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### A differential equation for exponential growth and decay

Consider the equation

$\dfrac{dx}{dt} = kx,$

where $$t$$ and $$x$$ are variables and $$k$$ is a constant with $$k \neq 0$$. As an equation involving derivatives, this is an example of a differential equation. We often think of $$t$$ as measuring time, and $$x$$ as measuring some positive quantity over time. That is, $$x$$ is a function of time.

The number $$k$$ is called the continuous growth rate if it is positive, or the continuous decay rate if it is negative.1

There are many quantities in the real world that approximately obey an equation similar to this one, as we will see shortly. We will first solve the equation in general.

Taking the reciprocal of both sides and noting (via the chain rule) that $$\dfrac{dx}{dt} \cdot \dfrac{dt}{dx} = 1$$ gives

$\dfrac{dt}{dx} = \dfrac{1}{kx}.$

To solve this equation, we integrate $$\dfrac{1}{kx}$$. Recall that $$k$$ is a constant and we are assuming that $$x$$ is positive. So we obtain

\begin{align*} t &= \int \dfrac{1}{kx} \, dx \\ &= \dfrac{1}{k} \int \dfrac{1}{x} \, dx \\ &= \dfrac{1}{k} \log_e x + c, \end{align*}

where $$c$$ is a constant of integration.

Rearranging this equation to express $$x$$ in terms of $$t$$, we have

$x = e^{k(t-c)}.$

We can simplify by noting (using index laws) that

$e^{k(t-c)} = e^{kt-kc} = e^{-kc} \, e^{kt}$

and the first factor $$e^{-kc}$$ is just a positive constant, which we call $$C$$. The general solution to the differential equation is then

$x(t) = C e^{kt},$

where $$C$$ is any positive constant. It's easy to verify that any such function is a solution: differentiating $$x = C e^{kt}$$ with respect to $$t$$ gives $$k$$ times $$x$$.

Depending on whether $$k$$ is positive or negative, the quantity $$x$$ grows or decays with respect to $$t$$, as shown in the following graphs.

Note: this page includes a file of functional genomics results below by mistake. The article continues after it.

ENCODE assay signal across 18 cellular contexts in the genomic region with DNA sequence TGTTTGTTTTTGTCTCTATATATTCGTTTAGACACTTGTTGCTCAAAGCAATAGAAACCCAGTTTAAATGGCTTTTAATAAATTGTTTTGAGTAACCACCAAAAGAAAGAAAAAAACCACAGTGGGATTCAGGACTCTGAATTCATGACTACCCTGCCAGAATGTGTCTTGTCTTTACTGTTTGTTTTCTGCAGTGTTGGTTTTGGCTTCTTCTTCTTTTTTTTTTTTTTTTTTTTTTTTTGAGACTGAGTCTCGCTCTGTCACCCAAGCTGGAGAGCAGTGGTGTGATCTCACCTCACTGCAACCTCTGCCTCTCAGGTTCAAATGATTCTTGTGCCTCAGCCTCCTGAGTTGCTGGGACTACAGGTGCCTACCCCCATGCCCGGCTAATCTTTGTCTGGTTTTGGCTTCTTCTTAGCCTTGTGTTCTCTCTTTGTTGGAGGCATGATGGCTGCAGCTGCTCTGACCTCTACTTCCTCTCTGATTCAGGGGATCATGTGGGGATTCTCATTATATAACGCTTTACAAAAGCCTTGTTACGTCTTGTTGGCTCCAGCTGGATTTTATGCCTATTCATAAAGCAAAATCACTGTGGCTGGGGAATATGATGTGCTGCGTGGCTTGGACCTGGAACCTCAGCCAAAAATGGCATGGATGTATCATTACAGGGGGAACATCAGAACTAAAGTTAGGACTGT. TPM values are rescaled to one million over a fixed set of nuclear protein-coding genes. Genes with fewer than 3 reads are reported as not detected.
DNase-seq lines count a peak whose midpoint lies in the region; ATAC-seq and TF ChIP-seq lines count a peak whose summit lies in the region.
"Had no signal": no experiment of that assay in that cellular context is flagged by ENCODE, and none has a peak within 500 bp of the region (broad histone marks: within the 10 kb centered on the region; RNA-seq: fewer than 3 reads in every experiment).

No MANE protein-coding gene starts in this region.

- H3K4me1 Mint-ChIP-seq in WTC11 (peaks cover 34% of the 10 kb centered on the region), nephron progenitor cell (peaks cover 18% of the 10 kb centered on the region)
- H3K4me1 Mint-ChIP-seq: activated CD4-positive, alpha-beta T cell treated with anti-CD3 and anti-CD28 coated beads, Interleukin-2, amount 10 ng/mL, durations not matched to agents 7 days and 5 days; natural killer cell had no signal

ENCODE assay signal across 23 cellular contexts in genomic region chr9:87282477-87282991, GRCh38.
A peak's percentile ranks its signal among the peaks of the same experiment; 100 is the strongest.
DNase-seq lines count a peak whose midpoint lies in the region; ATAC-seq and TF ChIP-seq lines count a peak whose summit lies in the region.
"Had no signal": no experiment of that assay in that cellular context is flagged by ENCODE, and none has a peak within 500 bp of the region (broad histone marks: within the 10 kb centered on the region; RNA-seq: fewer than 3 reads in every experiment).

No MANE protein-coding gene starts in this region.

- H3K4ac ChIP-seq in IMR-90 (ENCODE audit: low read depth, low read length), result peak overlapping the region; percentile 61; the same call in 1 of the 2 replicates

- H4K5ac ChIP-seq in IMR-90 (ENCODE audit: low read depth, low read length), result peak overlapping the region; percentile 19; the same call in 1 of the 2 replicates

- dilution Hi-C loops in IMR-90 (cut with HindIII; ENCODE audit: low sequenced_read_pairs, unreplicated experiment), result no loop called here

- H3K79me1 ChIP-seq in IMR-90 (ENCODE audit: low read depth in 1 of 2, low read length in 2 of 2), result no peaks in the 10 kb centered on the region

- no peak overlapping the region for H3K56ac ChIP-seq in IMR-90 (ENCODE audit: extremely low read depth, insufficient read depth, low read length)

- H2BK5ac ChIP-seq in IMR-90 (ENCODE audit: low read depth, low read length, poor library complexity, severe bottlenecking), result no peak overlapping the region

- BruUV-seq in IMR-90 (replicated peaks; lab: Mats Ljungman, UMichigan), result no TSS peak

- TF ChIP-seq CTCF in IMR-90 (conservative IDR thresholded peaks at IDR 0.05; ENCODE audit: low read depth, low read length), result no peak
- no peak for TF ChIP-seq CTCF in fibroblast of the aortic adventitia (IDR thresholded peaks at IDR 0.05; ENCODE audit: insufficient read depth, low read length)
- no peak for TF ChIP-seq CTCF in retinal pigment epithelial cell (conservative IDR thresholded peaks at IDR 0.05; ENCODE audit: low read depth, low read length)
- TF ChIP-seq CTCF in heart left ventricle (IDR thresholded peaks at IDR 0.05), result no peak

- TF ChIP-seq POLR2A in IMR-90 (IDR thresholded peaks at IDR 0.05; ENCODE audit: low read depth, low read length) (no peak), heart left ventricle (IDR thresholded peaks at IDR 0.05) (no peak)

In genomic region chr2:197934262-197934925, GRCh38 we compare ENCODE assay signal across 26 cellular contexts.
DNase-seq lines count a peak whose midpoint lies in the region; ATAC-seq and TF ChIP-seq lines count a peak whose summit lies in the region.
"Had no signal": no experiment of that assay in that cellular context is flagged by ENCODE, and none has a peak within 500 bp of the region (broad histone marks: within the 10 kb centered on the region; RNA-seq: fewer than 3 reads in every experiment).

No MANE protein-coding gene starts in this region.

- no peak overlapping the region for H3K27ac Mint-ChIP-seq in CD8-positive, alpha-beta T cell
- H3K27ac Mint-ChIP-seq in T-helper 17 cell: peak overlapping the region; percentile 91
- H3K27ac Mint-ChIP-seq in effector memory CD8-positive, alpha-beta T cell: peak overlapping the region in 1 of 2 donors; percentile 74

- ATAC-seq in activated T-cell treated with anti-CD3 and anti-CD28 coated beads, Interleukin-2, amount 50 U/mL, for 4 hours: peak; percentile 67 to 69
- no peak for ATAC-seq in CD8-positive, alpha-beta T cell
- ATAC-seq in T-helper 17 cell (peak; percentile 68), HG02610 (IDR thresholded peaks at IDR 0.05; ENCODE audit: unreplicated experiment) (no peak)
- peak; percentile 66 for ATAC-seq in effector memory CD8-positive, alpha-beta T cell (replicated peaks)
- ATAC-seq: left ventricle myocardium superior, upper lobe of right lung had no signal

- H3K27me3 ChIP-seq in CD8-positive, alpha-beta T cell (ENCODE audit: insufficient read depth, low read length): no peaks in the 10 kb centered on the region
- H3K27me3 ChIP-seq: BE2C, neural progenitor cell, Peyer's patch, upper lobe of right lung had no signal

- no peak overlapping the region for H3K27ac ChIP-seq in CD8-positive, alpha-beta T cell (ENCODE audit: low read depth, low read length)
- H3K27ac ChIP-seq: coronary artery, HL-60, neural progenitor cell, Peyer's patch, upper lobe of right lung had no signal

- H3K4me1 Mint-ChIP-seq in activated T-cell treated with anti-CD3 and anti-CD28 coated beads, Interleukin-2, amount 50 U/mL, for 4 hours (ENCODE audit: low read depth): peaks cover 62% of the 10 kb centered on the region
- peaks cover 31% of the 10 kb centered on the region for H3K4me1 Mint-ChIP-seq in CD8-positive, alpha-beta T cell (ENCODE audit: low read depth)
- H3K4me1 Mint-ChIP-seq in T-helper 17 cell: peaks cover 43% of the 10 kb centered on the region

Note. If we do not assume that $$x$$ is positive, then the general solution to the differential equation $$\dfrac{dx}{dt} = kx$$ is given by $$x(t) = C e^{kt}$$, where $$C$$ is any real constant.

We have found that the differential equation $$\dfrac{dx}{dt} = kx$$ has infinitely many solutions; any value of $$C$$ gives a solution. If we have more information, such as the initial value of $$x$$, then the value of $$C$$ can be determined.

#### Example

1. Find all solutions to the differential equation $\dfrac{dp}{dt} = 3p.$
2. Find all solutions to this differential equation if we know that $$p=7$$ when $$t=0$$.
1. The variable $$p$$ plays the role of $$x$$ in the preceding discussion. With continuous growth rate $$k=3$$, the general solution is $p(t) = C e^{3t},$ where $$C$$ is any real constant. This is a solution for any real $$C$$.
2. Since $$p(0)=7$$, we obtain $$C=7$$, so there is a unique solution $$p(t) = 7 e^{3t}$$.

Since derivatives measure rates of change, a differential equation tells us about how one variable changes with respect to another. In general, different starting values for the variables lead to different solutions. Thus, when we use differential equations to model situations in the real world, we often also have initial conditions for the variables, which determine a unique solution.

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